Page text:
Cellulose nanofibers and chitosan to remove flexographic inks from wastewaters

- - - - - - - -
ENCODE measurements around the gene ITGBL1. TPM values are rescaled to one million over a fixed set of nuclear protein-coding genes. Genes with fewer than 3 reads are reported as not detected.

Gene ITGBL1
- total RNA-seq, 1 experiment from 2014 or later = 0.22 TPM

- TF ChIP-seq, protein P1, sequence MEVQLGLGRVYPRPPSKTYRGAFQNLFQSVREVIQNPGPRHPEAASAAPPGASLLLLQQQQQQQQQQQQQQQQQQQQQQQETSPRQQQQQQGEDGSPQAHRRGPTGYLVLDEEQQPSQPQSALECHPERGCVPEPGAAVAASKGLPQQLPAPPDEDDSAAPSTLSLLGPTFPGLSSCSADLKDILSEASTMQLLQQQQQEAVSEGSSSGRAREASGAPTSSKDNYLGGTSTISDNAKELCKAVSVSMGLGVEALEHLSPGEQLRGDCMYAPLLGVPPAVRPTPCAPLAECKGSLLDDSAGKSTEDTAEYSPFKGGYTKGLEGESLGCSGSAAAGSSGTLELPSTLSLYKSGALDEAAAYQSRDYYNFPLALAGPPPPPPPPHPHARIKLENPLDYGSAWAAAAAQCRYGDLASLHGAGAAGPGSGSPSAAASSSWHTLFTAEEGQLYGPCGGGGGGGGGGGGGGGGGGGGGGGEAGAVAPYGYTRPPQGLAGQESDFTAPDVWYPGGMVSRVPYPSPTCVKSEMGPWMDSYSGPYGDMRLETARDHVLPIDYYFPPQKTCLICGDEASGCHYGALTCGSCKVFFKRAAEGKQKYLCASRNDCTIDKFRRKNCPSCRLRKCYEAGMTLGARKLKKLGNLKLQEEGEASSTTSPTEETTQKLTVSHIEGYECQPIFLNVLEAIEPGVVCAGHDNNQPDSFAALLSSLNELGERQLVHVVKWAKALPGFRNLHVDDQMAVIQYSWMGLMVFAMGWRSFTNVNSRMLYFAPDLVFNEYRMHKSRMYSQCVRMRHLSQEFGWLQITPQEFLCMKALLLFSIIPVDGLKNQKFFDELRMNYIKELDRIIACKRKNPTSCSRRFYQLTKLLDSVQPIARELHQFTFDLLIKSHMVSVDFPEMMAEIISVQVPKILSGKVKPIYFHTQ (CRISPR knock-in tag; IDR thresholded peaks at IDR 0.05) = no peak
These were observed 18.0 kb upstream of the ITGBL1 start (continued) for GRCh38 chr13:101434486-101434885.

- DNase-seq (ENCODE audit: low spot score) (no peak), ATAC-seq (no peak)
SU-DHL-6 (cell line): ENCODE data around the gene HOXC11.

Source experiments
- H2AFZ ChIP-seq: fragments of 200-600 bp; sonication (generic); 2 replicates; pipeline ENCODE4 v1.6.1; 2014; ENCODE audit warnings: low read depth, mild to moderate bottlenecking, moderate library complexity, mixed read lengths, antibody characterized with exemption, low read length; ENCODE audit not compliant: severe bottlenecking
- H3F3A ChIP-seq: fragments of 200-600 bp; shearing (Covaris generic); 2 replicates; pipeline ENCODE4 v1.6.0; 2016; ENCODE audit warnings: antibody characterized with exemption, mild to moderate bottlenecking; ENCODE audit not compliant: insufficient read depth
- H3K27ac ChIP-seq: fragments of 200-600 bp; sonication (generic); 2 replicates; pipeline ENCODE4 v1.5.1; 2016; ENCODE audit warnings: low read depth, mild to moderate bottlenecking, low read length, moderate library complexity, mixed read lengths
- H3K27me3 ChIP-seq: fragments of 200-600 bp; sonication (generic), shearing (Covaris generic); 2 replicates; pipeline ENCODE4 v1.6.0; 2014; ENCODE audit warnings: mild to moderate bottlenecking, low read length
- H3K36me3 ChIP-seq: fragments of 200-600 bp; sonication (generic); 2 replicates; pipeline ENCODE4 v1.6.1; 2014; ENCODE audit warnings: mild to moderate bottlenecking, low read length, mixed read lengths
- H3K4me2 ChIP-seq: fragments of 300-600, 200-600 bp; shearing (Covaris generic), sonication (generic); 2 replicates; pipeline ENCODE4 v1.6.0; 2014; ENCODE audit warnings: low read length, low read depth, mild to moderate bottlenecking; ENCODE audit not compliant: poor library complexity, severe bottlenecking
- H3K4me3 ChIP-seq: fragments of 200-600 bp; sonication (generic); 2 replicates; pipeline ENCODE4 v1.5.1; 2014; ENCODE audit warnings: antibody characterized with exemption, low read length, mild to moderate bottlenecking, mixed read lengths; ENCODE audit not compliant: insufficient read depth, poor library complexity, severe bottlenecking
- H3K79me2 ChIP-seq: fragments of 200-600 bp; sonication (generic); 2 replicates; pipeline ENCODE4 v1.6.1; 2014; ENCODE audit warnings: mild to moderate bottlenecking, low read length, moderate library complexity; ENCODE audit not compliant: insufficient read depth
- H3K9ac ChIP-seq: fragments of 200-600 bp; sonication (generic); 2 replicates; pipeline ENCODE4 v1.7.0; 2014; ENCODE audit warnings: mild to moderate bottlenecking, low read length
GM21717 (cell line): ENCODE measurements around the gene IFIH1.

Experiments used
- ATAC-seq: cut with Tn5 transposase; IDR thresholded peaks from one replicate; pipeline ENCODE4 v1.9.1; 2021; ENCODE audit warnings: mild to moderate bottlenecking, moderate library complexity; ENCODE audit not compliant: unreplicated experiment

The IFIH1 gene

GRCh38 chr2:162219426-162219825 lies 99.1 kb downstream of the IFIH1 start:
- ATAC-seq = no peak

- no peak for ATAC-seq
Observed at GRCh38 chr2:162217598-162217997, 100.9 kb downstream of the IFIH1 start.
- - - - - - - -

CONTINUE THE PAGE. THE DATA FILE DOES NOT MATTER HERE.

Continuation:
Flexographic printing technology is an economical, productive, low maintenance and versatile technology. However, the removal of these inks by the traditional flotation process during paper recycling is not possible since they remain dissolved in the waters, making necessary the development of alternative methods. Recent studies have revealed the potential use of nanocellulose (NC) combined with a cationic polyacrylamide to remove flexographic inks from wastewater. The use of a natural polymer, such as chitosan, would be an important improvement of this treatment because NC and chitosan are the two most abundant natural polymers with interesting properties, such as non-toxicity and biodegradability. Therefore, in this study the decolorization of three flexographic inks (copper phthalocyanine blue, carbon black and diarylide yellow) by the sequential addition of cellulose nanofibers, produced from recycled paper, and chitosan has been evaluated. Results show that this eco-friendly approach has high potential for the removal of water-based inks with an almost 100% reduction of turbidity and ink from the wastewater. Moreover, the final sludge containing nanocellulose and inks could be used to reinforce the pulp of the middle layers of carton board, improving the mechanical properties of the product and reducing waste generation.